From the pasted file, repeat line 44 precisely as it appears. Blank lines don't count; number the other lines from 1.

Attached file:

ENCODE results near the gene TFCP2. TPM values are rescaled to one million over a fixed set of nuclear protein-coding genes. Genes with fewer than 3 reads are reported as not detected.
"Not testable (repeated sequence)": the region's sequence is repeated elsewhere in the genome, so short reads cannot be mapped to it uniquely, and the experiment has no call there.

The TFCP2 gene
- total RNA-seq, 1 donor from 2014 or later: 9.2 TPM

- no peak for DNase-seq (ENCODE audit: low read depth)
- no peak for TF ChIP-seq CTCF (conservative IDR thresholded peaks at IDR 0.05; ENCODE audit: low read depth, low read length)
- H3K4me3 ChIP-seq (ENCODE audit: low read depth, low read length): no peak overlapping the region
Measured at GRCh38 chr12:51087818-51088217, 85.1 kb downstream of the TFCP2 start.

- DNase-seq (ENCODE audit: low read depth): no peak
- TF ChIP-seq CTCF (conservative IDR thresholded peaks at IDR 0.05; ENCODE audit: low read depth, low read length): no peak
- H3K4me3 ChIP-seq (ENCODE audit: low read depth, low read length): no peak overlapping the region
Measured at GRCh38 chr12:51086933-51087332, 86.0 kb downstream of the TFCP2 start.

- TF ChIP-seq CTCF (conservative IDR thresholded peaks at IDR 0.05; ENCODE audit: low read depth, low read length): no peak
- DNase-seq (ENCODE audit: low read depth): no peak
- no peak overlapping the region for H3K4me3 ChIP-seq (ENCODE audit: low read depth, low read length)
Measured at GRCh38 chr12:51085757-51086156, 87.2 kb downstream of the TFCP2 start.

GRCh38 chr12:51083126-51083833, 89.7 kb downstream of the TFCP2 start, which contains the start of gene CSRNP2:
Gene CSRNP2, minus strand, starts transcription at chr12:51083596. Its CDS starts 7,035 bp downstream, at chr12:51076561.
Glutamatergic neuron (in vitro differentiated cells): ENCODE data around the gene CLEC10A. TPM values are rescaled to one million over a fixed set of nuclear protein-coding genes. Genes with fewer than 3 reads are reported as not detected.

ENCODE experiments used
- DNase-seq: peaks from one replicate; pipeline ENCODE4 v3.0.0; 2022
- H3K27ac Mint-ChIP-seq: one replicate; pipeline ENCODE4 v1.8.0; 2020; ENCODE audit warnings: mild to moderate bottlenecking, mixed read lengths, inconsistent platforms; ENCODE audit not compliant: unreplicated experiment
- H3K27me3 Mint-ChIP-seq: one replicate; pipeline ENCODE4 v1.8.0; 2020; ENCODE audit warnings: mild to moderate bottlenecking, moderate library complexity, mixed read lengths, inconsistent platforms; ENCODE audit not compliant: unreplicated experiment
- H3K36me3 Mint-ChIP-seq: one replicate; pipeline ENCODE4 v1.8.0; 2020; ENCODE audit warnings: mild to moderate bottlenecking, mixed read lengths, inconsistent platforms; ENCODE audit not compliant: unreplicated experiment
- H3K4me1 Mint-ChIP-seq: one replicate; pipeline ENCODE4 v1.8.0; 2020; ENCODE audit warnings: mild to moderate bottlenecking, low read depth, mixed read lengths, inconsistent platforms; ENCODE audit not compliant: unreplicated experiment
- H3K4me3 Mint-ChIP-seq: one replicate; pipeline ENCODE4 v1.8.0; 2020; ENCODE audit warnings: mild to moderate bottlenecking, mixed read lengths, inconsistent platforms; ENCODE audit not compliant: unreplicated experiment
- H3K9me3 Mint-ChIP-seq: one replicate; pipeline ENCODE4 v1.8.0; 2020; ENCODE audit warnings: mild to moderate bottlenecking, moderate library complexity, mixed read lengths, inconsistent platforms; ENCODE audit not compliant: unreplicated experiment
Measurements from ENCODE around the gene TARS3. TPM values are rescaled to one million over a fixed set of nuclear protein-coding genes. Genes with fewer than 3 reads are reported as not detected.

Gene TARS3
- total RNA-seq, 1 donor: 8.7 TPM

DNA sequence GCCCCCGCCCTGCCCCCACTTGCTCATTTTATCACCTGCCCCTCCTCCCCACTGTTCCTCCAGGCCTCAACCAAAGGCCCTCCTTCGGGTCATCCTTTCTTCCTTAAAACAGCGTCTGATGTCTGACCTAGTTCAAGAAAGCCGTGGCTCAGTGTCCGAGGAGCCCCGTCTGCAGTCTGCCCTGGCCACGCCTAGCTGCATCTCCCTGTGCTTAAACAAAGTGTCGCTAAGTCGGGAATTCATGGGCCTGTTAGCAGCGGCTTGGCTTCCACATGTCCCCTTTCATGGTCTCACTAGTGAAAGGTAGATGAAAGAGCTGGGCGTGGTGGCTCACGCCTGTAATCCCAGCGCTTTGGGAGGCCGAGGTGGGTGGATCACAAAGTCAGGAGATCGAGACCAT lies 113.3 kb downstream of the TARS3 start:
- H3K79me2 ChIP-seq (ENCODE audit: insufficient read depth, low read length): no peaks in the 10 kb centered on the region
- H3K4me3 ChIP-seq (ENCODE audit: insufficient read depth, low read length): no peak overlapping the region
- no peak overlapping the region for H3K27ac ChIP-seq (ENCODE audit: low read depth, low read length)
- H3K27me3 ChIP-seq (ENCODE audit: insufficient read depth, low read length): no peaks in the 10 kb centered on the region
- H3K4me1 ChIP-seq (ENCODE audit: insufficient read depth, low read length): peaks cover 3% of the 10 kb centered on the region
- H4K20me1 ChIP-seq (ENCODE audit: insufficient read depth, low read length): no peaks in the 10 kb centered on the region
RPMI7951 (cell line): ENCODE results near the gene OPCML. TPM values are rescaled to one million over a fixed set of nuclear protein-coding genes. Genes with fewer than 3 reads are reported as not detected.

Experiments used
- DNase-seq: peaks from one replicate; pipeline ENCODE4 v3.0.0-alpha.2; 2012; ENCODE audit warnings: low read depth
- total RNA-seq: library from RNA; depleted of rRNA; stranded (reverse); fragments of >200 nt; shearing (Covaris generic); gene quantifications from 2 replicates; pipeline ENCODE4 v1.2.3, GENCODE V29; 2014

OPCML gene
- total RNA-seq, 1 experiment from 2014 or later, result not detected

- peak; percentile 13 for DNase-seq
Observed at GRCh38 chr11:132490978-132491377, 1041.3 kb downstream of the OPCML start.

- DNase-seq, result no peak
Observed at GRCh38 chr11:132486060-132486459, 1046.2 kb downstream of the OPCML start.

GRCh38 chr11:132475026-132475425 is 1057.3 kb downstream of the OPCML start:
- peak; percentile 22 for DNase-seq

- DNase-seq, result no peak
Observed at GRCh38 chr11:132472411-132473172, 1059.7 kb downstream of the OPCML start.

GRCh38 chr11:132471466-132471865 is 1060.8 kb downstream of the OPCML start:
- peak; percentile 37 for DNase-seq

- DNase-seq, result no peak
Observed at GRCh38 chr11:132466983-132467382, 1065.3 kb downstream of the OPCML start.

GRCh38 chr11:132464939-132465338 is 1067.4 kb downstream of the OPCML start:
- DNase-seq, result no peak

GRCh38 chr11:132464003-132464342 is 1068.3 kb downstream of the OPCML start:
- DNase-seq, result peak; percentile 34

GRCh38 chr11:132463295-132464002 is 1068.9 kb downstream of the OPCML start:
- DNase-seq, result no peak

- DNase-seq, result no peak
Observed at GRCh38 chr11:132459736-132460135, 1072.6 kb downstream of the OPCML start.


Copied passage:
- peak; percentile 13 for DNase-seq